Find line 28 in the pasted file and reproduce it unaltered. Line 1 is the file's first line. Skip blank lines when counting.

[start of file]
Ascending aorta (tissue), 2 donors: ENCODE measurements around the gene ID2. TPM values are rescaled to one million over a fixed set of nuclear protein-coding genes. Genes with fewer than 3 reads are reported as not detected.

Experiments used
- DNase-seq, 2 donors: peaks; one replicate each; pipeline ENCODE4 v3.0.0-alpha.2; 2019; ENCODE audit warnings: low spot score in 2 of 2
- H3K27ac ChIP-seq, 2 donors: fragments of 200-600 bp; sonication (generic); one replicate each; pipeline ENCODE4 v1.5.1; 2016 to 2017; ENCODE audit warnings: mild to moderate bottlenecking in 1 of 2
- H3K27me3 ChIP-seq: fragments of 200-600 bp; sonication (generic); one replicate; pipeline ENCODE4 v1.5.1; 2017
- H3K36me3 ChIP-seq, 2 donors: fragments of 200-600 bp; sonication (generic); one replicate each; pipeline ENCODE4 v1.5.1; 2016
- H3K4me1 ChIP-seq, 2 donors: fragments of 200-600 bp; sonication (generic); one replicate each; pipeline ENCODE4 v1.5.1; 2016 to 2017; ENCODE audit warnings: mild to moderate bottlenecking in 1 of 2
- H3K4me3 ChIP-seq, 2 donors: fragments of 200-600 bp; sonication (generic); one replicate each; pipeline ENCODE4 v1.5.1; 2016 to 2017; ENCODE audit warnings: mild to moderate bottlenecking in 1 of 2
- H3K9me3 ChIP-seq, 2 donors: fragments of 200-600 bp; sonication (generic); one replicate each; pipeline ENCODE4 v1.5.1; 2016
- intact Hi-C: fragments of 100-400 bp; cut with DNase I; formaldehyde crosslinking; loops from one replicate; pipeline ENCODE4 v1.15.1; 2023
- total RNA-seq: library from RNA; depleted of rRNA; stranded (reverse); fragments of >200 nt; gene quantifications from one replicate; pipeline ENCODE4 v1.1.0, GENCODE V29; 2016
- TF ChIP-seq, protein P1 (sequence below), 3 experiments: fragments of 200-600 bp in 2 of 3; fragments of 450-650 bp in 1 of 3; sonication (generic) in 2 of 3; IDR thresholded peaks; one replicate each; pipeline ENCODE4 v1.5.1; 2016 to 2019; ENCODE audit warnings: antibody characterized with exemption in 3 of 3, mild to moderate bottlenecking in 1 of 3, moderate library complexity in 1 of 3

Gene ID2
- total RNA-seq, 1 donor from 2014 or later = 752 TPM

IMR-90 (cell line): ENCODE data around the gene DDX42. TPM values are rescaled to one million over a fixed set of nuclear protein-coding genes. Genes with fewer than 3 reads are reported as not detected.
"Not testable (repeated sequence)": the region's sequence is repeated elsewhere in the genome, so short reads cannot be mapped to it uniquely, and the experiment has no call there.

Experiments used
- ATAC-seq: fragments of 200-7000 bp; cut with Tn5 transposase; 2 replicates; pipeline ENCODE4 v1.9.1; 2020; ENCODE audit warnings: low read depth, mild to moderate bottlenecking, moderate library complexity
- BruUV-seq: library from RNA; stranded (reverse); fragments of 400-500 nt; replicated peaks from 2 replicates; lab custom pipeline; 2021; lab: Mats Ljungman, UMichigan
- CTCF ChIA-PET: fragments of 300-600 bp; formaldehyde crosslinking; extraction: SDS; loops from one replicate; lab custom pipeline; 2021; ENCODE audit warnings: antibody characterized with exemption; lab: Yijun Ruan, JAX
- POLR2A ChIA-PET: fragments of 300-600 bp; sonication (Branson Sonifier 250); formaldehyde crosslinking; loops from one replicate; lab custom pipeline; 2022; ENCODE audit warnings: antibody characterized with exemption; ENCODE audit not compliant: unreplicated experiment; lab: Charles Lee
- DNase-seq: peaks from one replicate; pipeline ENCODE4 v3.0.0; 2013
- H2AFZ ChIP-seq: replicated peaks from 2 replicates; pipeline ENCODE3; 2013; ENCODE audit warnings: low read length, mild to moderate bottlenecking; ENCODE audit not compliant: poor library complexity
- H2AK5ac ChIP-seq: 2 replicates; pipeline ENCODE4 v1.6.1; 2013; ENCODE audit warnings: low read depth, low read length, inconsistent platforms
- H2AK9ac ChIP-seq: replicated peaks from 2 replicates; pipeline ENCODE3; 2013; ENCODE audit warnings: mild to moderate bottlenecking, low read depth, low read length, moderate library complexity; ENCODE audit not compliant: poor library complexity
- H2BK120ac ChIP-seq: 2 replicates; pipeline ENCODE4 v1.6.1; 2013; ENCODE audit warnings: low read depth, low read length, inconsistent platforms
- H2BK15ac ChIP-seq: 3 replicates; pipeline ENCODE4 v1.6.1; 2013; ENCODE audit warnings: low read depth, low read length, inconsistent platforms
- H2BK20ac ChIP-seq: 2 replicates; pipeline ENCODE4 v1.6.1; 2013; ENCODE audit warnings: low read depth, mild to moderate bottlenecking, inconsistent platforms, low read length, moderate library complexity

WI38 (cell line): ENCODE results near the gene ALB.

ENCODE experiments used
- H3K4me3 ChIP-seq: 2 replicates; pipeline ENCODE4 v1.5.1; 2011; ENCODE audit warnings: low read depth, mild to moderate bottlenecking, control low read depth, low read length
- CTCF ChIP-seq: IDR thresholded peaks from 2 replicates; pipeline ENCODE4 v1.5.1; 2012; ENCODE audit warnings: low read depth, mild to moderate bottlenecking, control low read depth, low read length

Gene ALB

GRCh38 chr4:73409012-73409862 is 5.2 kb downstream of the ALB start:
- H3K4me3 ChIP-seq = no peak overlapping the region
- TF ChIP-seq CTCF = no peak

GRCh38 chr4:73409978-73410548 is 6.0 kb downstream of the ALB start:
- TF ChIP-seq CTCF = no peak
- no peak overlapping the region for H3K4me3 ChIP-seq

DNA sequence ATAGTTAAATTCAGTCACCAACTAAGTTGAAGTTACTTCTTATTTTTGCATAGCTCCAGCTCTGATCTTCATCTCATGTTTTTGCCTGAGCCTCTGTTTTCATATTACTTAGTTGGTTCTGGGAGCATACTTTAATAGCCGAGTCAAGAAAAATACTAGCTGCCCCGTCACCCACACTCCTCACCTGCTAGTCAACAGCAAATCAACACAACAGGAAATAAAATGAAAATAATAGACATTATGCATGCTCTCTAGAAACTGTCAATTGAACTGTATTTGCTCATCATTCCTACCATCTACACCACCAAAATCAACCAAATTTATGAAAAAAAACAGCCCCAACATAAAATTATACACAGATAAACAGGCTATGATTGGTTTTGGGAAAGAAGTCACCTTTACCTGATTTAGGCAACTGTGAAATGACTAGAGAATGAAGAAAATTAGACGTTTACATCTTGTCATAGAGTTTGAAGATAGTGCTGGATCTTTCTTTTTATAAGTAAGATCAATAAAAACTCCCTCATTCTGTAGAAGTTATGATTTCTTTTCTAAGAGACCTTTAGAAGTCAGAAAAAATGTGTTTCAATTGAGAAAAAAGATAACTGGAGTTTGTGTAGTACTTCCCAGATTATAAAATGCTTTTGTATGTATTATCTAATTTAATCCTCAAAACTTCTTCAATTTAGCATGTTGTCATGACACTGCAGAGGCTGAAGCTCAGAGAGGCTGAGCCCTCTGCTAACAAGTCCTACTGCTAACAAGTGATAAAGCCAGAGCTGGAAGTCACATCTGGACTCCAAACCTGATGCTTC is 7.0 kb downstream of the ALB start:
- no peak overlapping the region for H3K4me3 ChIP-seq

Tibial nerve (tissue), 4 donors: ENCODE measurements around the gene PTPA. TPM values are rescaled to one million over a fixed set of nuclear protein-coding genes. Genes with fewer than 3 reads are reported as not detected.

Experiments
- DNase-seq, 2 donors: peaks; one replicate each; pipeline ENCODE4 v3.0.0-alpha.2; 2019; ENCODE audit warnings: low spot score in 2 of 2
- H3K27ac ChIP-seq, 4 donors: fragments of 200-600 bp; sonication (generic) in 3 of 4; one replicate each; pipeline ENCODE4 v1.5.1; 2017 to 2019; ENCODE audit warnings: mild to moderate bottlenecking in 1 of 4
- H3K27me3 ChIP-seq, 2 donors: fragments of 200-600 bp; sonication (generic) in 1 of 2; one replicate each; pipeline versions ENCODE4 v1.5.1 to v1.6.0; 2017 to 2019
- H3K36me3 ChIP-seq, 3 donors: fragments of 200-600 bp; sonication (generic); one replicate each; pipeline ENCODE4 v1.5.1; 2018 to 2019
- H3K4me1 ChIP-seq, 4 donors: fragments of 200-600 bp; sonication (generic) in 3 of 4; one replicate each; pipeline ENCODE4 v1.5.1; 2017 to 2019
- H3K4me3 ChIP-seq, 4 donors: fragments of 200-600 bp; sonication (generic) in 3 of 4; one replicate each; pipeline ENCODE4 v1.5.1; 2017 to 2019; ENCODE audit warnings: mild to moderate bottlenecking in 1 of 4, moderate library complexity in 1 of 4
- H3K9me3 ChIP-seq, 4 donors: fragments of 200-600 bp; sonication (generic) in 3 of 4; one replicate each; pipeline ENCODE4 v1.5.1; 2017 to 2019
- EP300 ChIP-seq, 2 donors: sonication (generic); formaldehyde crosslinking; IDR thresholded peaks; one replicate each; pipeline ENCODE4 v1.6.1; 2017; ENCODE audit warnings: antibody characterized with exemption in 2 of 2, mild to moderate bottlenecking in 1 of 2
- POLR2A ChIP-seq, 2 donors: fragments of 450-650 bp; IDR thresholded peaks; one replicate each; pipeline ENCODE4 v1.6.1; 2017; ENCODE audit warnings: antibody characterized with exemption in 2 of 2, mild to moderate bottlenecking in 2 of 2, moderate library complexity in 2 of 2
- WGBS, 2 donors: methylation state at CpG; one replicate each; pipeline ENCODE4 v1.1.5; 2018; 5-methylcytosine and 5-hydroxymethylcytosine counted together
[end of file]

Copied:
- H2BK20ac ChIP-seq: 2 replicates; pipeline ENCODE4 v1.6.1; 2013; ENCODE audit warnings: low read depth, mild to moderate bottlenecking, inconsistent platforms, low read length, moderate library complexity